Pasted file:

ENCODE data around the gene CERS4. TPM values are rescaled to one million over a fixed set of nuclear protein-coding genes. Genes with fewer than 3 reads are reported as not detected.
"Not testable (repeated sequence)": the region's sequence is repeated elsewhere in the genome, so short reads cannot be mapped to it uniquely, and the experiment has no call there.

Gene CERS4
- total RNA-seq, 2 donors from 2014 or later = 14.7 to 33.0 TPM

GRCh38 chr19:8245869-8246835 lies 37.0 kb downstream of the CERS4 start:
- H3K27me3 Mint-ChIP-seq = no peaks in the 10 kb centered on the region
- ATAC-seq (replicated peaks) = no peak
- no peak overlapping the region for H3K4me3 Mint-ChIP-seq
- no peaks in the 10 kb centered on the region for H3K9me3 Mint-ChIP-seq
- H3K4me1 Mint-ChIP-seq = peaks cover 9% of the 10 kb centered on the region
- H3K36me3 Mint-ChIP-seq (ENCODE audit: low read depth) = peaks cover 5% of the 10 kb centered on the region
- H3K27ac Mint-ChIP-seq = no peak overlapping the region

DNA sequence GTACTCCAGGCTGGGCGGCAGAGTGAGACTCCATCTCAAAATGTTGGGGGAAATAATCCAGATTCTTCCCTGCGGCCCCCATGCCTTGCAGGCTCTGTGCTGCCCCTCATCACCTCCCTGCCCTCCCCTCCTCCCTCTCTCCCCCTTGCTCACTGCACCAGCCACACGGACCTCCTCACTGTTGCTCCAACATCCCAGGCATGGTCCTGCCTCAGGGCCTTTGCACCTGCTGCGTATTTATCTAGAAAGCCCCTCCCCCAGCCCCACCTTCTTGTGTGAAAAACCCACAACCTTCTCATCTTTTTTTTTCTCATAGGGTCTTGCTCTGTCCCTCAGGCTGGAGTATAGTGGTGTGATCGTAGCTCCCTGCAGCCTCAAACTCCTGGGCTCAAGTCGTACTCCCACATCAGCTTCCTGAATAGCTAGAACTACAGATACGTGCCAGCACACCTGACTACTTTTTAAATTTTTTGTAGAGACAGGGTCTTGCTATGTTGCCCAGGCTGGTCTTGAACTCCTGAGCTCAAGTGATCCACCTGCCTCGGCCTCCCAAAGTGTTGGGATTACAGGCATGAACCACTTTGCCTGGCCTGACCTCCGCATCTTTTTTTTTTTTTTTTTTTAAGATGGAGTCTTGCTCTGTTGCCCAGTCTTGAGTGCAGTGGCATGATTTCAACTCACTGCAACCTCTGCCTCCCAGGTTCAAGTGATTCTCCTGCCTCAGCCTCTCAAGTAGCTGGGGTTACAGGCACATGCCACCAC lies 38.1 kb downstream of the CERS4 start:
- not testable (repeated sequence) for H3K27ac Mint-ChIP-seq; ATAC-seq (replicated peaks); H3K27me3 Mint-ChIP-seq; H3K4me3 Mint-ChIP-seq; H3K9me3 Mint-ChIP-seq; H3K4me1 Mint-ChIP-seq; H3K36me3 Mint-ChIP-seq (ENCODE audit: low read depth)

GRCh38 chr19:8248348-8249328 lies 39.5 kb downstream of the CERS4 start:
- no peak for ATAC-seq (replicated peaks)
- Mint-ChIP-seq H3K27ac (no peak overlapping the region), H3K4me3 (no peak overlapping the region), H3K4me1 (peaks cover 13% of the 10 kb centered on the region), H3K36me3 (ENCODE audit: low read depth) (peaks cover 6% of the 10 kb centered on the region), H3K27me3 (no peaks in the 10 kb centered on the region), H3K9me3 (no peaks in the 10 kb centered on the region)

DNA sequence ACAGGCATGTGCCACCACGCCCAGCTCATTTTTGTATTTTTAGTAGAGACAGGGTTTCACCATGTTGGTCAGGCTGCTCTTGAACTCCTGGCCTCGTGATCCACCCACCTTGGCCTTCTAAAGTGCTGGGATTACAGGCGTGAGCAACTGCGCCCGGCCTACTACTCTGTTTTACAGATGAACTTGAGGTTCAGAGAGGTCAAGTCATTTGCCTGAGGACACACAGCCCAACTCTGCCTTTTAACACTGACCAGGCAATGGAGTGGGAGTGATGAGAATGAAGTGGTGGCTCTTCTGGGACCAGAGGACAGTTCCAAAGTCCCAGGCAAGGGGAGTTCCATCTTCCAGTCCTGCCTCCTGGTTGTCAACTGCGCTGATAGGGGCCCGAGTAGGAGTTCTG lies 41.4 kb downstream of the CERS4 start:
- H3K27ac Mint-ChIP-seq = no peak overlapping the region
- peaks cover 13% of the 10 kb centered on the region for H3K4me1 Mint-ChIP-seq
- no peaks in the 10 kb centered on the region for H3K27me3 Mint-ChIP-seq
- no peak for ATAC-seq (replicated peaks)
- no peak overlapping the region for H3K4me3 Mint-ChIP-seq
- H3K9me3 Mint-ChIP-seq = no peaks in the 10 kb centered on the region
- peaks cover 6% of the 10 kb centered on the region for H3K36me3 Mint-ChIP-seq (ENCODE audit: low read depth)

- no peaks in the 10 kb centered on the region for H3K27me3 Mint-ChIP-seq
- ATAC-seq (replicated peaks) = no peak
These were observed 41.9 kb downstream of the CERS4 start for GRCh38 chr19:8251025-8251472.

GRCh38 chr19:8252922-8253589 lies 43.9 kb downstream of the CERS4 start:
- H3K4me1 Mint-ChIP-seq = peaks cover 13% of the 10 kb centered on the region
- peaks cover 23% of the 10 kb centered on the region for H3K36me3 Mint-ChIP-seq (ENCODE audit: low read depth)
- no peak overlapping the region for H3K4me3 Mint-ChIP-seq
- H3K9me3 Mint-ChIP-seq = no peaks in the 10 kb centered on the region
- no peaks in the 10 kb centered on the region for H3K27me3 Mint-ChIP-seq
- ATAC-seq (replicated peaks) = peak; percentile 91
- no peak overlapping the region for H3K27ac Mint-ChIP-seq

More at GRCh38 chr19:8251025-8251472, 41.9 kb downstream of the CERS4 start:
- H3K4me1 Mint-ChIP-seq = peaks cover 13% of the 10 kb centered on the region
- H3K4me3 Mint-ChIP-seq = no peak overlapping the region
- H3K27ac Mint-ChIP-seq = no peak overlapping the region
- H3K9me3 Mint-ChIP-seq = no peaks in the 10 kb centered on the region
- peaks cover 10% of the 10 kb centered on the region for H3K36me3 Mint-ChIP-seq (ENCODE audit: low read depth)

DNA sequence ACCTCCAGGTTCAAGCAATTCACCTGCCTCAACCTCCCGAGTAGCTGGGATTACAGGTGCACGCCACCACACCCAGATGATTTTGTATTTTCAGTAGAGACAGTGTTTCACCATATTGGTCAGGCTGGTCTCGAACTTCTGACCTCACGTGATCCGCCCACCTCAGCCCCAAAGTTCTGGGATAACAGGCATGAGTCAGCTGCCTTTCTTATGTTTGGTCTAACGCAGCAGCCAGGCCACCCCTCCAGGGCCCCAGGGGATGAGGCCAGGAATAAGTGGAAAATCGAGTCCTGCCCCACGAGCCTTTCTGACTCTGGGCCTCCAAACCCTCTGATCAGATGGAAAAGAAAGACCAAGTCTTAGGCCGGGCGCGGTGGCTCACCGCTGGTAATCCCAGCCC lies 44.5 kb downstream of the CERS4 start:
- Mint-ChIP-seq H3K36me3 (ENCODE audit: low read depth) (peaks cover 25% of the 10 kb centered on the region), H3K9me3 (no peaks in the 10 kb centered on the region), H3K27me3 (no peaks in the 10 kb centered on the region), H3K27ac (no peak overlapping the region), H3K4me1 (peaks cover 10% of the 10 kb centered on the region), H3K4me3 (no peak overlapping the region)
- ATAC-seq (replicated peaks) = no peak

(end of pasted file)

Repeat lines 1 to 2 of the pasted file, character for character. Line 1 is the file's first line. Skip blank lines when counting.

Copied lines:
ENCODE data around the gene CERS4. TPM values are rescaled to one million over a fixed set of nuclear protein-coding genes. Genes with fewer than 3 reads are reported as not detected.
"Not testable (repeated sequence)": the region's sequence is repeated elsewhere in the genome, so short reads cannot be mapped to it uniquely, and the experiment has no call there.